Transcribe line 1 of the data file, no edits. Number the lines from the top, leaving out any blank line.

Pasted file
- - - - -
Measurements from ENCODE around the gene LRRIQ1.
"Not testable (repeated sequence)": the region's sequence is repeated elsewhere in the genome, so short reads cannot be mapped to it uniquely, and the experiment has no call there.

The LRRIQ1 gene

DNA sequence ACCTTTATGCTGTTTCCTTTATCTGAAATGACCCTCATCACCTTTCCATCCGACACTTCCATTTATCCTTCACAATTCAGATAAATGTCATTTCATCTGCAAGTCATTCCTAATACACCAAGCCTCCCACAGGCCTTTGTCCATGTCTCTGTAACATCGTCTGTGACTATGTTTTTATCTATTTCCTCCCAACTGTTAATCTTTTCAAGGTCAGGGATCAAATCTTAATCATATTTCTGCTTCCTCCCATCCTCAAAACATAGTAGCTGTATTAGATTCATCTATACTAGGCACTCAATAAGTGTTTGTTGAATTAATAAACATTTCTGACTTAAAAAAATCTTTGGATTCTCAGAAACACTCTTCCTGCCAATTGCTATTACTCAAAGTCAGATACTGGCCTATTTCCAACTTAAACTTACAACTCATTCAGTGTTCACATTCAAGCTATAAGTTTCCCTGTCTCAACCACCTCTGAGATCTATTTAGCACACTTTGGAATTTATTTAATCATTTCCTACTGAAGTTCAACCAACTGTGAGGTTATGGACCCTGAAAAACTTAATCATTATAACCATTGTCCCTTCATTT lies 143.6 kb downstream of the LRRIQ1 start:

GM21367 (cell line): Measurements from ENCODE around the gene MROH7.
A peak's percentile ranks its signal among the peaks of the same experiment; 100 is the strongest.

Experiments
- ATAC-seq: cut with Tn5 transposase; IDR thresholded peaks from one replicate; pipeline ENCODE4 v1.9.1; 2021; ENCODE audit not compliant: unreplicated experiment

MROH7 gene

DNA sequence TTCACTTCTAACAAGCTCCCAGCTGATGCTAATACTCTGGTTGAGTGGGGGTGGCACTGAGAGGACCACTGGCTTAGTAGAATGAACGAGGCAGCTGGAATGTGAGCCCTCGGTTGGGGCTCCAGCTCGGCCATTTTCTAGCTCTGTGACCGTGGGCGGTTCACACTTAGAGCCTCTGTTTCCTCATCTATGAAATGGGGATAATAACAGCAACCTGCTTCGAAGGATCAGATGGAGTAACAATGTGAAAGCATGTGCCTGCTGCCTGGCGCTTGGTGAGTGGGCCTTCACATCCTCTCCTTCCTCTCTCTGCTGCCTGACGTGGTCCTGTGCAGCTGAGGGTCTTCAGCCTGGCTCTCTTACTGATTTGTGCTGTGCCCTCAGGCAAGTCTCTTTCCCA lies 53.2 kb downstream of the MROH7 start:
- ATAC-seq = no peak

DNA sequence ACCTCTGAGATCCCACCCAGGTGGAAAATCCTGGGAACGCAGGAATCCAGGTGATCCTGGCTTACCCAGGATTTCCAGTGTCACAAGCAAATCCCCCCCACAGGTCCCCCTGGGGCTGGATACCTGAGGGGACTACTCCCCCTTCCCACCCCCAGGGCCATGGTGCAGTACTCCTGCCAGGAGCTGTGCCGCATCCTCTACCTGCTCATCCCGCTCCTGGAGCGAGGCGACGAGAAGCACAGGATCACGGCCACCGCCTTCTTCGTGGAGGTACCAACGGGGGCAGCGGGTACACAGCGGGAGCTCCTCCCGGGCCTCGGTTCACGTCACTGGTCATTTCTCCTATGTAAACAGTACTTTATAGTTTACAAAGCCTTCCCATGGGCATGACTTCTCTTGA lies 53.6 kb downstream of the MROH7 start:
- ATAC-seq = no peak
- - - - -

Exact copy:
Measurements from ENCODE around the gene LRRIQ1.